Evaluation of immune protection

Twelve mice of each group were sacrificed 42 days after challenge, the carcass weight and the ML of each mouse were examined. The protective immunity was calculated as the worm reduction rate of recovered ML per gram from the vaccinated group compared with the blank control group.

Statistical analysis

All statistical analyses were performed by SPSS 16·0 Data Editor. Data were expressed as the mean ± standard deviation (s.d.), and the differences of the data between all the groups were evaluated by one-way ANOVA analysis. The difference between groups were regarded as statistically significant if P < 0·05.


Identification plasmids of pcDNA3·1(+)-Ts-NBLsp and pET28a/Ts-NBLsp

The constructed plasmids were subjected to digestion with KpnI and XhoI. Electrophoretic separation of the digestion products showed that the construction of the recombinant plasmids was successful (data not shown). DNA sequence analysis indicated that the amplified fragment of Ts-NBLsp gene consisting of 1209 bp was correctly cloned into prokaryotic expression vector pet28a and eukaryotic expression vector pcDNA3·1(+).

Recombinant protein rTs-NBLsp was identified by Western blot

Western blot results demonstrated that the expression of recombinant protein rTs-NBLsp could be induced after addition of IPTG. The mouse anti-Ts-NBLsp monoclonal antibody recognized the recombinant protein, which is around 44·46 kDa in recombinant plasmid pET28a/Ts-NBLsp transformed E. coli cells, no protein band was observed in the pET28a transformed E. coli cells. (Fig. 1).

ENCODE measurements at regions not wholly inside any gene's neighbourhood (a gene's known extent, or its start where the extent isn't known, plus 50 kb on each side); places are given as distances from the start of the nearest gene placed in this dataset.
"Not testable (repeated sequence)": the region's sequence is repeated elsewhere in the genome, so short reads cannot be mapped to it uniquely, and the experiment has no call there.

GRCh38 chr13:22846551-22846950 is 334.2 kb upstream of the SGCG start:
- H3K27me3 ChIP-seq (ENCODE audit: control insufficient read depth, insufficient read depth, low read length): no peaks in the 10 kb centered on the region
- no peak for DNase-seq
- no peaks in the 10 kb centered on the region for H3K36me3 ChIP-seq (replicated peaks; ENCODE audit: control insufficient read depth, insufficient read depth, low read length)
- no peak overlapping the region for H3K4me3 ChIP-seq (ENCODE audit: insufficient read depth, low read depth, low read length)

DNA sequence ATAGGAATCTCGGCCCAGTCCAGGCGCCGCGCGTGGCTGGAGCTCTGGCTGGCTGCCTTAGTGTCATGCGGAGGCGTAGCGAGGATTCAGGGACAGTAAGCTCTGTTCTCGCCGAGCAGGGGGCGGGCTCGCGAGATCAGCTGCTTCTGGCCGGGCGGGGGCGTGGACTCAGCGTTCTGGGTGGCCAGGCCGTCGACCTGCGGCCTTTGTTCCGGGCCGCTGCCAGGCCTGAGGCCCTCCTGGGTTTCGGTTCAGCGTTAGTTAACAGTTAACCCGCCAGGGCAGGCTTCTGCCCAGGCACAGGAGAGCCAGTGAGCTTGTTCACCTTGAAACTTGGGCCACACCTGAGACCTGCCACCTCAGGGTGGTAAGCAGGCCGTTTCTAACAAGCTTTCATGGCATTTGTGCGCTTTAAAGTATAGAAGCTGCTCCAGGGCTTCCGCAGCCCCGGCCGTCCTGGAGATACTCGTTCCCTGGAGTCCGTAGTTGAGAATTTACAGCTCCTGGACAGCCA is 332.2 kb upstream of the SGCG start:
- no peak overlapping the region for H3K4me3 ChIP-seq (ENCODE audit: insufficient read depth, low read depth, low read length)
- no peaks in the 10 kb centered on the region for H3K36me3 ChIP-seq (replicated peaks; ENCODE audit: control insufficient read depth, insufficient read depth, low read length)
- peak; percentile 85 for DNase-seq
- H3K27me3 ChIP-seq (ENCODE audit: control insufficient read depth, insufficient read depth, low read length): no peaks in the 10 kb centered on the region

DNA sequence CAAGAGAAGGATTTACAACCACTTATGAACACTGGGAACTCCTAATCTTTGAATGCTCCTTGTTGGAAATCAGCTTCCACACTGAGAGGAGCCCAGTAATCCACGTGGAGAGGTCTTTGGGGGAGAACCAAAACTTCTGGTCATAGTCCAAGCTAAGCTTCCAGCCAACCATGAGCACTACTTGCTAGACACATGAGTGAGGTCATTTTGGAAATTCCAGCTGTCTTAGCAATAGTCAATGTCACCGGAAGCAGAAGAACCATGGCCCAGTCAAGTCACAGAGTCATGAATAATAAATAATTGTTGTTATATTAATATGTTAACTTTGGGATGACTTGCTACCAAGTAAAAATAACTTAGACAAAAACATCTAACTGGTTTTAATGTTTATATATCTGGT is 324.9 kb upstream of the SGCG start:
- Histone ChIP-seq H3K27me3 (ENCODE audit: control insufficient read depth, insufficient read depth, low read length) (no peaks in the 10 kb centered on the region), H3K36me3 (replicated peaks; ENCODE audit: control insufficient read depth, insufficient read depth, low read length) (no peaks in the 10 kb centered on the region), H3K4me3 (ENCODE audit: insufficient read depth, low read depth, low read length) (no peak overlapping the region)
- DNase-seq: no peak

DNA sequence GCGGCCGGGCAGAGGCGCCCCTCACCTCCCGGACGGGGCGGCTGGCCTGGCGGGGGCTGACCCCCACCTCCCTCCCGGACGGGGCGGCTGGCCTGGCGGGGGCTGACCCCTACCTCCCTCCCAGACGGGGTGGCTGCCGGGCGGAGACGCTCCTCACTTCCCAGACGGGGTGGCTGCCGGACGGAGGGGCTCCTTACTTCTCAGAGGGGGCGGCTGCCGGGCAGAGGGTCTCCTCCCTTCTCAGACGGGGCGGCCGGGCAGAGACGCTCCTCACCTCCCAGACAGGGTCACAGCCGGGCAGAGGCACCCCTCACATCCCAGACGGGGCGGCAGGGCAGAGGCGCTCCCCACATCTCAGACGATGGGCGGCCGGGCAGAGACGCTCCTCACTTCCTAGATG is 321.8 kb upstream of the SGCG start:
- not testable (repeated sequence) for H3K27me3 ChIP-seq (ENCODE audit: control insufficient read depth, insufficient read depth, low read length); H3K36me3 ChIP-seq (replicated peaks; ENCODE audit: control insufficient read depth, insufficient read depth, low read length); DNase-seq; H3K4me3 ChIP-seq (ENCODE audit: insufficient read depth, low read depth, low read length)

Fig. 1. Analysis of the Recombinant protein rTs-NBLsp by Western blot. The rTs-NBLsp fusion protein purified from pET28a/Ts-NBLsp plasmid transformed E. coli BL21 was recognized by mouse anti-Ts-NBLsp mAbs (lane 1), but fusion protein purified from control group [pET28a (+) plasmid transformed E. coli BL21] was not recognized by mouse anti-Ts-NBLsp mAbs (lanes 2).

Ts-NBLsp was identified in vaccinated mice by immunofluorescence

In immunofluorescence analysis, after incubated with mouse anti-Ts-NBLsp mAbs, the sections from mouse vaccinated with plasmid of pcDNA3·1(+)-Ts-NBLsp at 48 h showed specific green fluorescence. However, the negative control, which were vaccinated with pcDNA3·1(+) or PBS, did not show any fluorescence emission (Fig. 2). These results demonstrate that the Ts-NBLsp protein was expressed in quadriceps femoris of the mice vaccinated with pcDNA3·1(+)-Ts-NBLsp, where it retained its antigenic reactivity.

Fig. 2. Detection of pcDNA3·1(+)-Ts-NBLsp expression in mouse skeletal muscles by an immunofluorescence test. Tissue sections from (A) PBS control group; (B) pcDNA3·1(+)-immunized mice; (C) pcDNA3·1(+)-Ts-NBLsp-immunized mice at 48 h post first immunization were detected by mouse anti-Ts-NBLsp mAbs.

Humoral immune responses induced by vaccination

As shown in (Fig. 3), specific anti-Ts-NBLsp IgG has been induced in pcDNA3·1(+)-Ts-NBLsp-vaccinated group. The analysis of the IgG isotypes showed that in the pcDNA3·1(+)-Ts-NBLsp-vaccinated group, the IgG2a-predominated IgG antibody elevation suggesting a Th1-predominated Th1/Th2 mixed immune response had been induced.

Fig. 3. Detection of serum IgG and IgG isotypes. Mouse IgG (A) and IgG subclass (B) responses to the Ts-NBLsp were measured by ELISA. Values shown for each group are the mean ± s.d. of antibody levels (n = 12). The immunization time points are marked as solid triangle (▲).

Evaluation of the phenotypic change of the T lymphocytes